Lest you conclude that Jindal’s cuts to Louisiana higher education were simply the natural consequence of the recession and the inexorable evolution of higher education in the U.S. (and, trust me, there is widespread resignation to this new funding reality, including at the LSU System Office), consider what other countries are doing.

After widespread student protests and a petition signed by 1.35 million voters, chastened German officials announced recently they are reversing course and going back to full government subsidized college tuition for all student who gain admission to a German university.

Germany rejoins those European countries that provide fee tuition to their citizen. Those countries include Austria, Denmark, Finland, and Norway. Italy, the Netherlands, Spain, Sweden and France charge nominal fees to college students.

Then, there is the special case of South Korea, as reported by the website Think Progess in July:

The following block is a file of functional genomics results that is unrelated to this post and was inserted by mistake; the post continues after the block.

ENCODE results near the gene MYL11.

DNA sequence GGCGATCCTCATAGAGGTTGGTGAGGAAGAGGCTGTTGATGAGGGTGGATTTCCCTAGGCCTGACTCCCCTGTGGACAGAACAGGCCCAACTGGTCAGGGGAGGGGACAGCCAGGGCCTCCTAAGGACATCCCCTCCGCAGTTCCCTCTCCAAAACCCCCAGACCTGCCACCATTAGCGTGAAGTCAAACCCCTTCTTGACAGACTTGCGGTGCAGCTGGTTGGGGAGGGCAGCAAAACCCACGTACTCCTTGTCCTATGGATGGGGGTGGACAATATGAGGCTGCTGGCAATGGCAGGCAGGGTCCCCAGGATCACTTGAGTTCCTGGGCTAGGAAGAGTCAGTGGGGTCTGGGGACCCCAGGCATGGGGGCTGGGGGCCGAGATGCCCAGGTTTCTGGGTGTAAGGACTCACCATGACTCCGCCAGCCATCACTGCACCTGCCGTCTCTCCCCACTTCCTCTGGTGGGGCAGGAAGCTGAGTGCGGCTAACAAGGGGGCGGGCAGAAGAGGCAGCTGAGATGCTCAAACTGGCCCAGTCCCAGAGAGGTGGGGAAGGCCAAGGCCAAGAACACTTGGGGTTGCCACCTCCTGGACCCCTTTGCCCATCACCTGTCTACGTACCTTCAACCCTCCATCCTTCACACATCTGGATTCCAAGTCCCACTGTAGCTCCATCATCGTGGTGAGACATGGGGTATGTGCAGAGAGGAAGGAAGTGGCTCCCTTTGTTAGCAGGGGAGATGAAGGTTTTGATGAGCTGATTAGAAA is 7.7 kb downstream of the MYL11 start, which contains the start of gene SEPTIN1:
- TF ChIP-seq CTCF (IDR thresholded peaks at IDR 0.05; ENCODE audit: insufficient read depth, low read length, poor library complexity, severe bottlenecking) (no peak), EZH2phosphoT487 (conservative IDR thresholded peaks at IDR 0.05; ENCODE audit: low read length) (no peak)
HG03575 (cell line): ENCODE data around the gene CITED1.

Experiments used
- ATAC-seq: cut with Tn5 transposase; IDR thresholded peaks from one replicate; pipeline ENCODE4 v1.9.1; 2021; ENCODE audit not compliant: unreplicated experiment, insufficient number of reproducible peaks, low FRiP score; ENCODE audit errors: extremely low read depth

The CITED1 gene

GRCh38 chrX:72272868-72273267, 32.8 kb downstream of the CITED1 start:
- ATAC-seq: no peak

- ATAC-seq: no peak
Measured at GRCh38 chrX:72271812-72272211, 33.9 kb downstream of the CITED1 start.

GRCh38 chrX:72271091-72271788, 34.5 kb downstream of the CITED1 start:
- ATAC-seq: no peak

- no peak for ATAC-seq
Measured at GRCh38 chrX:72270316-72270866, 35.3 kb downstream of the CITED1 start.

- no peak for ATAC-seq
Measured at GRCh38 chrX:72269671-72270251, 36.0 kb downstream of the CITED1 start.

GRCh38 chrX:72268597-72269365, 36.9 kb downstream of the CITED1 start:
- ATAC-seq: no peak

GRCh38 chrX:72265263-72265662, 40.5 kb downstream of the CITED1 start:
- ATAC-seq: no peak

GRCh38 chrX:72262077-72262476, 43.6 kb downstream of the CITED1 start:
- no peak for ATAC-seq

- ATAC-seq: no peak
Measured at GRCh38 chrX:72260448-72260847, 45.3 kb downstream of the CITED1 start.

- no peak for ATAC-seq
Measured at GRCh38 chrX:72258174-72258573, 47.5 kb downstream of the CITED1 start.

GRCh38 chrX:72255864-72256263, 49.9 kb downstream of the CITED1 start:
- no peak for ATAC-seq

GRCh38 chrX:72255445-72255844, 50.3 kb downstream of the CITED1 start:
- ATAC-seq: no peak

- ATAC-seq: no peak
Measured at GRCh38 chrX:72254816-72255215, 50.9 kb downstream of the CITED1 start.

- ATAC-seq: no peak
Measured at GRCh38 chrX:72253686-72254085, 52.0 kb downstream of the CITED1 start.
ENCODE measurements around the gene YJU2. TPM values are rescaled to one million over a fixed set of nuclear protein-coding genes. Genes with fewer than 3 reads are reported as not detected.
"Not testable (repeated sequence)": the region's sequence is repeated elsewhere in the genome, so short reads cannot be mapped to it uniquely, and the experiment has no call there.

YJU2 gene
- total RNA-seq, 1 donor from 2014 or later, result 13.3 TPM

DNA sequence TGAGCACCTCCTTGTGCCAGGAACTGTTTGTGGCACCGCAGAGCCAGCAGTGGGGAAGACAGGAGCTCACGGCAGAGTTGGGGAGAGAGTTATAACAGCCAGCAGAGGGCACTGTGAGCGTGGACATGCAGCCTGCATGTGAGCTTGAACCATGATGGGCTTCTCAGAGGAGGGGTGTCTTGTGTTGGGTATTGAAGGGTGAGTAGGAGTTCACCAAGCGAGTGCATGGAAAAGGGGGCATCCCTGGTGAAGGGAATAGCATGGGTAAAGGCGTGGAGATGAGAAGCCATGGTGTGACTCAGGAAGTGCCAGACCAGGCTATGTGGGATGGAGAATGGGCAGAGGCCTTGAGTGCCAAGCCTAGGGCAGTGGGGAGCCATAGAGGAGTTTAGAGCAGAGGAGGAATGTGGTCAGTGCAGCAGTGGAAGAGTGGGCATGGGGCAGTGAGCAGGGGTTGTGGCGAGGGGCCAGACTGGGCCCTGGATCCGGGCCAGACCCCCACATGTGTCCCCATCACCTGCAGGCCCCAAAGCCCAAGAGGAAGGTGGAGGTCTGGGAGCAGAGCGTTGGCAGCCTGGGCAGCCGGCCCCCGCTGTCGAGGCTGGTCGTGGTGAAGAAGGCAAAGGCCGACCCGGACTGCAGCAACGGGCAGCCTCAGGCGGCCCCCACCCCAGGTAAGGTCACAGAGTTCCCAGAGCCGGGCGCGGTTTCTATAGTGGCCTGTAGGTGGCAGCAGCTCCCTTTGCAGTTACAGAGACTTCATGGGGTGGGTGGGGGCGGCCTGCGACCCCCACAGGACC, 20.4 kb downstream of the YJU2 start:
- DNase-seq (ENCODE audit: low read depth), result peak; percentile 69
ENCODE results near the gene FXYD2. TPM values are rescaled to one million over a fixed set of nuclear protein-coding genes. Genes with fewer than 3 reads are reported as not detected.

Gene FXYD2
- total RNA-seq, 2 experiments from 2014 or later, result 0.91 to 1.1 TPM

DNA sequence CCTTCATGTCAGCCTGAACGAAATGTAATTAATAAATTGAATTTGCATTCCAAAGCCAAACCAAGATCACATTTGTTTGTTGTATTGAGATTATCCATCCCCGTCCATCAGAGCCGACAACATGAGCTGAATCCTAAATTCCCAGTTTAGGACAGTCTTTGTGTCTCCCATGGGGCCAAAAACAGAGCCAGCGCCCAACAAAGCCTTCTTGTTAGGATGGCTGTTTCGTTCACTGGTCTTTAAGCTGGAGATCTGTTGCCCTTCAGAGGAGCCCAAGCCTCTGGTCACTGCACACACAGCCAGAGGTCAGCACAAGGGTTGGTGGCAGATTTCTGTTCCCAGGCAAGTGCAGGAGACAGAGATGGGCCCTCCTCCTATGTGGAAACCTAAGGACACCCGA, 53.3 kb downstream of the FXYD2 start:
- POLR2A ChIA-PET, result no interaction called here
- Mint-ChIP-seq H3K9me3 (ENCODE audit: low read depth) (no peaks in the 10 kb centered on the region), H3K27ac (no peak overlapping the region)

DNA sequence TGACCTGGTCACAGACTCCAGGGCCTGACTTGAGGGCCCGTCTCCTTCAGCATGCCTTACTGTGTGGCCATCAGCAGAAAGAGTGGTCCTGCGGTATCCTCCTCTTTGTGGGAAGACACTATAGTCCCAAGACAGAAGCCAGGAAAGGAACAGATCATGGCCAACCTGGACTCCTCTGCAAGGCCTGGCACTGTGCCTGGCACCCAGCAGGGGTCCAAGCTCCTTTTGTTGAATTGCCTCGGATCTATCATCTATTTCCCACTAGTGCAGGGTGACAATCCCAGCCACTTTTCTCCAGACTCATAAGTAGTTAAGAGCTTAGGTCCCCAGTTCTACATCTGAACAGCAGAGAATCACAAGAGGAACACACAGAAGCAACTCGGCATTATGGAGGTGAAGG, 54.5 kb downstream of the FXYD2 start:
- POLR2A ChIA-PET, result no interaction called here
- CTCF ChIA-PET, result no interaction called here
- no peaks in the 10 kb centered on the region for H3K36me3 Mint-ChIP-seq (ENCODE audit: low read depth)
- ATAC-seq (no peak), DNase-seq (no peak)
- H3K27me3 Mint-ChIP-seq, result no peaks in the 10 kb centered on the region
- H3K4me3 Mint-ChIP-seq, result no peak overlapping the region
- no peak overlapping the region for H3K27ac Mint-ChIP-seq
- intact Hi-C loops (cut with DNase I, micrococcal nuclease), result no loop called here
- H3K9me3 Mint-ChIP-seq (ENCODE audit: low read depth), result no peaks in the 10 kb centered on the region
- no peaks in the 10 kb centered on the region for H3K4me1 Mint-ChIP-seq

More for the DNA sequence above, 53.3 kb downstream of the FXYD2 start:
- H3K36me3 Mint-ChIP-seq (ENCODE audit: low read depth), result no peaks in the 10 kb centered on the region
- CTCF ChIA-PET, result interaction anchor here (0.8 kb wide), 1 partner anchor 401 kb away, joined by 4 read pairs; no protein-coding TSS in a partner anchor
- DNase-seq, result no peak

The [Korean] government formally acknowledged a commitment to education through reforms put in place throughout the second half of the 20th century. Policies instituted in 1969 and 1974 abolished middle school and high school entrance exams, which increased access to school in the lower levels. The 1974 High School Equalization Policy also pursued uniform facilities and instruction through strong regulations and financial assistance across secondary schools to promote equality, primarily by assigning students to schools and taking control over curriculum.